This blog is dedicated to the sublime instruments called nose flutes and which produce the most divine sound ever. We have chosen to discard all the native models from S. Pacific and Asia, for they need fingering to be played. We'll concentrate on "buccal cavity driven" nose flutes : the well patented and trademarked metal or plastic ones, plus, by a condemnable indulgence, some wooden craft or home-made productions.

Aug 11, 2014

The Magic Nose Flute in Ellisdon's catalogs

While Johnson Smith was the most prefered novelty catalog in the US (hosting Humanatone and Magic Flute ads), Ellisdon's was its equivalent in the UK.

Ellisdon's catalog cover in the 1930/40's and the 1950's:
The nose flute proposed by Ellisdon's was the Magic Nose Flute, other name for the Humanatone or, more likely, of the Humanaphone, which was the British make of the Humanatone (this is just an hypothesis, but we are convinced of its reality, notably because of the visits of G. Stivers in London, etc.) Why do we write Humanaphone? Because the Humanaphone was stamped "ALL BRITISH MAKE", and the Magic Nose Flute — as drawn in the Ellisdon's early catalog — show a BRITISH MAKE stamping. Anyway, this stamping has disappeared in the 1950's ads. Is it significant of a change in the nose flute manufacturing? What's sure, is that it could correspond to the Humanatone Co. sale by the Stivers to Fred Gretsch. And also, it is certain that the change was intentional, since it is the original drawing that has been modified (and not a new drawing that would have neglected this stamping detail).

Another interesting point is the texts are absolutely the same, excepted for one sentence that does not exist anymore in the 1950's version: « It is made entirely of metal ». Since the modification did not gain a line of text (it's not a typo/lay out need), what is the reason of this correction? Wasn't the 1950's Magic Nose Flute made in metal? Again, we remember that the Humanaphone was *also* the first plastic nose flute. Did Ellisdon's propose a plastic Magic Nose Flute?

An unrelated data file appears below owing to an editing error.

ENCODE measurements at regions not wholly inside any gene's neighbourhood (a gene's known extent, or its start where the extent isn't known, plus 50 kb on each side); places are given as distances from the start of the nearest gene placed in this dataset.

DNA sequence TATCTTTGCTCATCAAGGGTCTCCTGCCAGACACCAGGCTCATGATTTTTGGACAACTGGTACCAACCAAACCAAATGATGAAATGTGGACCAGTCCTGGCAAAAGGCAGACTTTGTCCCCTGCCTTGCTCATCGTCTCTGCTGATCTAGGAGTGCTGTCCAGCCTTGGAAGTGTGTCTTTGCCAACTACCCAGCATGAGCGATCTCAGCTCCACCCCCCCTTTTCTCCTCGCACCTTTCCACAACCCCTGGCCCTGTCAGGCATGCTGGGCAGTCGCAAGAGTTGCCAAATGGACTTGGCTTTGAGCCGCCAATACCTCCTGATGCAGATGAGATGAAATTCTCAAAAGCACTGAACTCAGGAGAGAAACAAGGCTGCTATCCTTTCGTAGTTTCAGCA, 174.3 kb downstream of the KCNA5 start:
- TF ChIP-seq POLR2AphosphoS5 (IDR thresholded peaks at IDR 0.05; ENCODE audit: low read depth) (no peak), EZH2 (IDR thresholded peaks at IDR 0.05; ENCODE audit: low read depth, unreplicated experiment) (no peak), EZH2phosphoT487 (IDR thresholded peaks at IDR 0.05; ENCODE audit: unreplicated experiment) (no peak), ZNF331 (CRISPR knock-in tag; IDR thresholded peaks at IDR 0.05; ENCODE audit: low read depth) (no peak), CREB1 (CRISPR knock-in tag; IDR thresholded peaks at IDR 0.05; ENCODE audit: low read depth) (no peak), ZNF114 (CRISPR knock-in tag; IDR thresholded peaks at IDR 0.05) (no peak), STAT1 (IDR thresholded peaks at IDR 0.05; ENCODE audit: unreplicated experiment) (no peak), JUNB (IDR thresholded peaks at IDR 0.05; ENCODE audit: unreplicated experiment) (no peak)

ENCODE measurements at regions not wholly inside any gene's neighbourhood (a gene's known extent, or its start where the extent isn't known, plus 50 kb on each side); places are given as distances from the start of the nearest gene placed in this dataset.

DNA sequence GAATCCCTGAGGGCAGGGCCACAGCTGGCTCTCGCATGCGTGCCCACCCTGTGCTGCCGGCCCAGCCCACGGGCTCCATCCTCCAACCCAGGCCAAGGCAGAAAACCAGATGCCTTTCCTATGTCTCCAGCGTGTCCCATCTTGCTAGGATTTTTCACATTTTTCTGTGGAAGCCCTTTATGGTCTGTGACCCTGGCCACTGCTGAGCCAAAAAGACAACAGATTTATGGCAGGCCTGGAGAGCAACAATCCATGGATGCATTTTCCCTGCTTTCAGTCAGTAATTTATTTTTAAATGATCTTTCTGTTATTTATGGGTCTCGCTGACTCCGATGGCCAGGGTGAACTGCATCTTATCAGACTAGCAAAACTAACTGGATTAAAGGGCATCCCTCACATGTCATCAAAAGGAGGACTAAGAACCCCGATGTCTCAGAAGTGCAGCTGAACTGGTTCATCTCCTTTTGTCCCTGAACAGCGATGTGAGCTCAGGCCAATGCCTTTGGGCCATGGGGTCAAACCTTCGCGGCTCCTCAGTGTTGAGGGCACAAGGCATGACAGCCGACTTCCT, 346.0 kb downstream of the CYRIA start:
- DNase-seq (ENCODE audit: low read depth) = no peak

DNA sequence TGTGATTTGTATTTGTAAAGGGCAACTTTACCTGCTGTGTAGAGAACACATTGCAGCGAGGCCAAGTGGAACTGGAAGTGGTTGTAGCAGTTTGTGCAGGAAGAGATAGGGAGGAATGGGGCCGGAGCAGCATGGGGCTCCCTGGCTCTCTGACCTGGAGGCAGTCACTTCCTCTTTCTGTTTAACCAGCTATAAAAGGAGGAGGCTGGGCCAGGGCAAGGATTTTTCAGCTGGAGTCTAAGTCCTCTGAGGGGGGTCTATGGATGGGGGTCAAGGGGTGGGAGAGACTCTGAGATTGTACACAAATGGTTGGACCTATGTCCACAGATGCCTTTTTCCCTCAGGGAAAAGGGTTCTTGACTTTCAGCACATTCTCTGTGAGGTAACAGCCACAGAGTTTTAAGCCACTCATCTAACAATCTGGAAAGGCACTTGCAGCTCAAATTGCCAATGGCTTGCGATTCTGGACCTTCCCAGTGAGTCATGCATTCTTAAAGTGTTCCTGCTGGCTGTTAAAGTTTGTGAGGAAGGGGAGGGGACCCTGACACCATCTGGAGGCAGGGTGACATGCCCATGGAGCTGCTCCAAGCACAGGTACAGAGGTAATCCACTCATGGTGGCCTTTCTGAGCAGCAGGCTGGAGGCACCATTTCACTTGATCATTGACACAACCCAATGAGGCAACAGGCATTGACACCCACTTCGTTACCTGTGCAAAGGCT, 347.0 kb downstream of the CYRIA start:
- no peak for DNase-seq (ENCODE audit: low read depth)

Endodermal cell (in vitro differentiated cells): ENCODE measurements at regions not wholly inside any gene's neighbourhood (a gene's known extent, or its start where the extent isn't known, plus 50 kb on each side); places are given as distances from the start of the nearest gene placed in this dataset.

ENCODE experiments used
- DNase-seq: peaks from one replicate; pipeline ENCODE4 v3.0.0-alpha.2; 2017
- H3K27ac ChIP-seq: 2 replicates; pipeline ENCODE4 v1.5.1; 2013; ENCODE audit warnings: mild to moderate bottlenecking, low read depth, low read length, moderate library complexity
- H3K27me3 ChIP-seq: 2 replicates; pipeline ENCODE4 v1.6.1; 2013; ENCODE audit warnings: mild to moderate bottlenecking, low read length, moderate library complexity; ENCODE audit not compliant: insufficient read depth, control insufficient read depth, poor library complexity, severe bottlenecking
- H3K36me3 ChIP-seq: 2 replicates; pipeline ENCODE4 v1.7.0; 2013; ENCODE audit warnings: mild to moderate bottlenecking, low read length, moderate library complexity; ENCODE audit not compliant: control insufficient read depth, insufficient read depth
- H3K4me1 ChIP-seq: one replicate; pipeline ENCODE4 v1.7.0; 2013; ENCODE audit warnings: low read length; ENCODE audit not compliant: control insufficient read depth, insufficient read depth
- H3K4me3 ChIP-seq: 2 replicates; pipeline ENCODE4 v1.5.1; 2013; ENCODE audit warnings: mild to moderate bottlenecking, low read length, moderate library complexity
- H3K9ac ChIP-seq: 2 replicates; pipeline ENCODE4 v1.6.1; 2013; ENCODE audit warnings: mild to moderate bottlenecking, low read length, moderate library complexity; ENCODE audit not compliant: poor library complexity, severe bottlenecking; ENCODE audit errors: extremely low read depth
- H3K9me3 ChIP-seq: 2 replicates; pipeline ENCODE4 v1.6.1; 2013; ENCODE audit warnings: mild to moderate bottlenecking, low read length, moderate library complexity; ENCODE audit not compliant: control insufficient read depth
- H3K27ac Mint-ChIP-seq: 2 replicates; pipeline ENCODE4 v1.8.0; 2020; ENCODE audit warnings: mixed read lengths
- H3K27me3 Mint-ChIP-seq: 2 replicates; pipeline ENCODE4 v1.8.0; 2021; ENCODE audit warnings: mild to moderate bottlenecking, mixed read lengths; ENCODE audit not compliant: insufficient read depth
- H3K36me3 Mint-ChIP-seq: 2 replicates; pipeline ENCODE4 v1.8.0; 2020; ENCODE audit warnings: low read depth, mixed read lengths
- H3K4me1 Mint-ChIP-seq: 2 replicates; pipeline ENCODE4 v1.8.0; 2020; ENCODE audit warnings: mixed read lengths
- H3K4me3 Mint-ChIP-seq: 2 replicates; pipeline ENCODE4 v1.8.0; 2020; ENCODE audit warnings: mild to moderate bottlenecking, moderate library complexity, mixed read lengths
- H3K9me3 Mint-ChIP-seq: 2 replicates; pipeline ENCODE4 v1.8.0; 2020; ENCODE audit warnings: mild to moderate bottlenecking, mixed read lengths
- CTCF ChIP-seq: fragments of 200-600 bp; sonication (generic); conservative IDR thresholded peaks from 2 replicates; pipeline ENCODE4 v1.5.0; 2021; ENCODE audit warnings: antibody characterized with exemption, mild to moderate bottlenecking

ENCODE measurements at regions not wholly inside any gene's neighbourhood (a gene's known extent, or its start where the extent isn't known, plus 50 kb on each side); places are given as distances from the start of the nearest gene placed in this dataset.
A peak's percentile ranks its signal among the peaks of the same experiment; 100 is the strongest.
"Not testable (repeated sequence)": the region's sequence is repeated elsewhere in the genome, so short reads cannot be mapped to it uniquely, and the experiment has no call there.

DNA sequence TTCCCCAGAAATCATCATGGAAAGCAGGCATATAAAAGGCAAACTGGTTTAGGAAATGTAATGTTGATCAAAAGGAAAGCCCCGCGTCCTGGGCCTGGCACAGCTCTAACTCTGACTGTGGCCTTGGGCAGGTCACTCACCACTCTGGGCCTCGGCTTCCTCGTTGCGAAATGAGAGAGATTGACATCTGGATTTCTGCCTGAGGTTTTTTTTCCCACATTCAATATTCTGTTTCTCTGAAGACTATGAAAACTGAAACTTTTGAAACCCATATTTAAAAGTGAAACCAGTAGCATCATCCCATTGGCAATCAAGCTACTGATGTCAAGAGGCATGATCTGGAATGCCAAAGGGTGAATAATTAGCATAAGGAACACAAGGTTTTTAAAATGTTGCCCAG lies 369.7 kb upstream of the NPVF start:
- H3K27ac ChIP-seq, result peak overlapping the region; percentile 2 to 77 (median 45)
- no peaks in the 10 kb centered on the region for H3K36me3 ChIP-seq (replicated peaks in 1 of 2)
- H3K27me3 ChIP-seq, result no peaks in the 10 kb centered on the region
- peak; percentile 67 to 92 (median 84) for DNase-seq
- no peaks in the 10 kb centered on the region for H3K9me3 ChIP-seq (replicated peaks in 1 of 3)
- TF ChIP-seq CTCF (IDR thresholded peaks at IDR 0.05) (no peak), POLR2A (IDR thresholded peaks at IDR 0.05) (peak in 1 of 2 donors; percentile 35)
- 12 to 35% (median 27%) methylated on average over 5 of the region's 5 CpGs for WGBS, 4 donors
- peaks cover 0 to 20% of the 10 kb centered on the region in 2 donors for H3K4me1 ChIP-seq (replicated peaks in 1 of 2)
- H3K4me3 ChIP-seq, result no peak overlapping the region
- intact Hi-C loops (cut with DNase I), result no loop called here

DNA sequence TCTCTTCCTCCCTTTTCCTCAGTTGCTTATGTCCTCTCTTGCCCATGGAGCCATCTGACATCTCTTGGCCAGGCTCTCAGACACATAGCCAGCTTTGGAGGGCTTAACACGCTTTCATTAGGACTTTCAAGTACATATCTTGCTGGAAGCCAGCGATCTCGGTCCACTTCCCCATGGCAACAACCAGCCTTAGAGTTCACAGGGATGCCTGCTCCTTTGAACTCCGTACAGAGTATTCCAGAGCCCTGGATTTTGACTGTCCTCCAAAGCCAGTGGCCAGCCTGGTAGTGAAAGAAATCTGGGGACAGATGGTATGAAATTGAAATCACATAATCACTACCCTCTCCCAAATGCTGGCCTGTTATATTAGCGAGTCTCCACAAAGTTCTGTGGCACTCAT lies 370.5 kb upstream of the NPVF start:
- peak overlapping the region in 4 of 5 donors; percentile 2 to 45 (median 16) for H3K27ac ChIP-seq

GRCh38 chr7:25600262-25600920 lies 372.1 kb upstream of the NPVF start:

[EDIT]: Indeed! Our friend and reader Steven Parkes confirmed his "Ellisdon's" nose flute from 1950's was... a Schwan!

1930/40's advertisement:

1950's advertisement:

The same advertisement — with a renewed presentation text however — is continuously used in the 1960's. Then the ad disappeared.

Here on the back page of the comics Marvelman #3 (1959) and in the 1965 Ellisdon's catalog:


  1. Again, a great find. I am sure your hypothesis is correct. All we need now is an original plastic Humanaphone to turn up. I never expected an 1899 Couchois whistle to emerge (let alone two), so why wouldn't this one?

    1. Oh, it would be great! But could celluloid resist a century or so?

  2. Wow, Antoine! You've found the old advert in the Ellisdon's catalogue from which I ordered my first 'Magic Nose Flute' as a child, back in the 1950s! I notice that the older ads say it is made of metal - while the 1950s-onwards ads miss that bit out! That's because mine was blue polystyrene with a pale yellow fipple front - no wonder it soon got broken!

    1. Hello Steven! What you're telling is very interesting! You're a good carver, so you're certainly a nice draughtsman:please could you make a little painting or drawing with colors of your old Magic Nose Flute? (because I suppose you don't have it got anymore...).